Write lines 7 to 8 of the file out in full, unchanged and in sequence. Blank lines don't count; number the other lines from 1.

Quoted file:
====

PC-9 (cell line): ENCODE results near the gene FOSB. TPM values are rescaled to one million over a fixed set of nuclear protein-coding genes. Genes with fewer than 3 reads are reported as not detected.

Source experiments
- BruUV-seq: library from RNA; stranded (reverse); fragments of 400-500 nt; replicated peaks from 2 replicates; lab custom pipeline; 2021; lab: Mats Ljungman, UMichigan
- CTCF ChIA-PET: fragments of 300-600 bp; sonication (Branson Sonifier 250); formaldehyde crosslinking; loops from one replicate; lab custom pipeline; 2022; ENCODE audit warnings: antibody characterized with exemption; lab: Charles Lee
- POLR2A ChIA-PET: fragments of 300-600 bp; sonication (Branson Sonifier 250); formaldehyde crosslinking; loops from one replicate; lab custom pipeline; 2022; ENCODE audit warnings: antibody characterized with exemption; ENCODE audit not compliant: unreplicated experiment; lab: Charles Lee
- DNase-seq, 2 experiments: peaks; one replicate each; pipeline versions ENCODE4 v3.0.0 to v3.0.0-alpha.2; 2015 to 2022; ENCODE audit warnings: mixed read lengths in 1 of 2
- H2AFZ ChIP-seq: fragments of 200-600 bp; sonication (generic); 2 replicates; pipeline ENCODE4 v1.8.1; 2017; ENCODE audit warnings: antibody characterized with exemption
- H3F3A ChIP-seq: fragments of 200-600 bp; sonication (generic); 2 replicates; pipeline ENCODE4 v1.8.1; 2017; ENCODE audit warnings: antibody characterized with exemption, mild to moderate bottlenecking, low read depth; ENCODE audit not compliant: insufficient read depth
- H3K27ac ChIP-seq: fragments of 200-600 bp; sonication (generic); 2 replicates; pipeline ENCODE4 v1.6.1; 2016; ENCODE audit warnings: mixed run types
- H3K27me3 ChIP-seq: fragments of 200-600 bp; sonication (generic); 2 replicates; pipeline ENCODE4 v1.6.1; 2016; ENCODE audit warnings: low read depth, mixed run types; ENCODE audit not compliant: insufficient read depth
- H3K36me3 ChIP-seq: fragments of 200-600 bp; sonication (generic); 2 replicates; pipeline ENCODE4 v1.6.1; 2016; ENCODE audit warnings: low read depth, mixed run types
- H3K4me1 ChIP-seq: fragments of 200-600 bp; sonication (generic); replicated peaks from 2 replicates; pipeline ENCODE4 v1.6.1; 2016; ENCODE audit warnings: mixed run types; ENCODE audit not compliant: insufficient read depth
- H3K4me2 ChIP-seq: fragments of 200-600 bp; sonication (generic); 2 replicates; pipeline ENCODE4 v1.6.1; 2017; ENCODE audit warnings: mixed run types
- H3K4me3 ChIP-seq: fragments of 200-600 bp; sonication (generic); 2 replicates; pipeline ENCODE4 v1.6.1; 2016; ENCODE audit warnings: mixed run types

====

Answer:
- H2AFZ ChIP-seq: fragments of 200-600 bp; sonication (generic); 2 replicates; pipeline ENCODE4 v1.8.1; 2017; ENCODE audit warnings: antibody characterized with exemption
- H3F3A ChIP-seq: fragments of 200-600 bp; sonication (generic); 2 replicates; pipeline ENCODE4 v1.8.1; 2017; ENCODE audit warnings: antibody characterized with exemption, mild to moderate bottlenecking, low read depth; ENCODE audit not compliant: insufficient read depth